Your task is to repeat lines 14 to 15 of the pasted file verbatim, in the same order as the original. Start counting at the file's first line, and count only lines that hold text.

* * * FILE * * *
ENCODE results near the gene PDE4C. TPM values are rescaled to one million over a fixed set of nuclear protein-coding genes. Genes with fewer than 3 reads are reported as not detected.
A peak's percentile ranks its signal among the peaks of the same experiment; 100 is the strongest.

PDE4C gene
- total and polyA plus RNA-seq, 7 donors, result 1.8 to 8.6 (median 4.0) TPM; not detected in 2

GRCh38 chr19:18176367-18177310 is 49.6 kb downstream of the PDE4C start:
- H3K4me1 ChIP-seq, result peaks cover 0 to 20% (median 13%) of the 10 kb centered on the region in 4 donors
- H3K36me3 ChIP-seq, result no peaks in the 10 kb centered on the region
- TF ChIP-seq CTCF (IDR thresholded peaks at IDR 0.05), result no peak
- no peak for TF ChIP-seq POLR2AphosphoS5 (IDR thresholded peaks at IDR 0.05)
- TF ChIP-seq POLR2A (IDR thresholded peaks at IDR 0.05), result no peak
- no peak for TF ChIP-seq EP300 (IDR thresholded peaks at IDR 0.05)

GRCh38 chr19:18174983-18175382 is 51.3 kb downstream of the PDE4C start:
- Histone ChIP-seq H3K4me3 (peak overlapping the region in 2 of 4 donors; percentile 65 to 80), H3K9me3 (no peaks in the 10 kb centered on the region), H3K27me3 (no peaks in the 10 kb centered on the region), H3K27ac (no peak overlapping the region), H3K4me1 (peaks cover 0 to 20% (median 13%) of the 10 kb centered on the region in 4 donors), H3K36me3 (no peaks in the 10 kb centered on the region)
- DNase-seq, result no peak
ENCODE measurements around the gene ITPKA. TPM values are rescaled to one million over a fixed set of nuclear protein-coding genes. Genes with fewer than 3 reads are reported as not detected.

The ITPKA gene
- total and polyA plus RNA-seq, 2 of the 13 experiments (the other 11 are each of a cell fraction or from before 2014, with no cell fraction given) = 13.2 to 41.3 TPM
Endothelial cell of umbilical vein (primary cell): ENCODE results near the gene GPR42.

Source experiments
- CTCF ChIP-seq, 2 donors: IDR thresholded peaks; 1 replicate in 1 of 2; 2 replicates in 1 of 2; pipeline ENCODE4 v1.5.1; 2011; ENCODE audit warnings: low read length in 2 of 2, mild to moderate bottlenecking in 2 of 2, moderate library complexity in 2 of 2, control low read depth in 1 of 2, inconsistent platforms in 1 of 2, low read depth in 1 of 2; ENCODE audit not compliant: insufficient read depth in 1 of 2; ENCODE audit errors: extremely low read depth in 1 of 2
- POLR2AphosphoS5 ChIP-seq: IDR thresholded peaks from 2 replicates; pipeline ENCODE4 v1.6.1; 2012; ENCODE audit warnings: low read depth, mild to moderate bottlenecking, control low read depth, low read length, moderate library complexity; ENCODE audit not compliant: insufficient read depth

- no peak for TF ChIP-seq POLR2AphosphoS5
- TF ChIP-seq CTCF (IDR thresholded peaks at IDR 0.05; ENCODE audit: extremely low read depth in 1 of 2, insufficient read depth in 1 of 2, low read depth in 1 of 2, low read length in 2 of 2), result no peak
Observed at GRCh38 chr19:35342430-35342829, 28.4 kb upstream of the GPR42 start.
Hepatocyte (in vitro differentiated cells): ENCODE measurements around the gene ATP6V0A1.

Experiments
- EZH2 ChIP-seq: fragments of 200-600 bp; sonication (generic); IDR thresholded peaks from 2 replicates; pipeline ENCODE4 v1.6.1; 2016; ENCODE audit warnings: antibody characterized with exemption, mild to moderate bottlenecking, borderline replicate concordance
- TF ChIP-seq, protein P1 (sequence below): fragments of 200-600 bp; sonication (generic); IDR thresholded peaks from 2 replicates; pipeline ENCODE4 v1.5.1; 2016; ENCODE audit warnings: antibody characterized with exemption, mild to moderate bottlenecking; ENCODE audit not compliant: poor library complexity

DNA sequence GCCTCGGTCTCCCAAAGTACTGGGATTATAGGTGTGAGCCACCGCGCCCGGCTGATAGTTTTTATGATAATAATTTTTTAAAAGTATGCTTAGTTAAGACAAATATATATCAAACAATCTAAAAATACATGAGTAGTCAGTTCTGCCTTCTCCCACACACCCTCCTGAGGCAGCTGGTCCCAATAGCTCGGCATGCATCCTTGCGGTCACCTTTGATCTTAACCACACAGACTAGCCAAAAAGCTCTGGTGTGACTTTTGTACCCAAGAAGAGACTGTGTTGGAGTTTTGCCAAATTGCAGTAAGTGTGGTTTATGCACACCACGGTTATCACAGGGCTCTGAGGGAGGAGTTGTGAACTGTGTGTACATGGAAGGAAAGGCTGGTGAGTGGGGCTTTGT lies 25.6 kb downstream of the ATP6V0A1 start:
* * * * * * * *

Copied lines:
- DNase-seq, result no peak
ENCODE measurements around the gene ITPKA. TPM values are rescaled to one million over a fixed set of nuclear protein-coding genes. Genes with fewer than 3 reads are reported as not detected.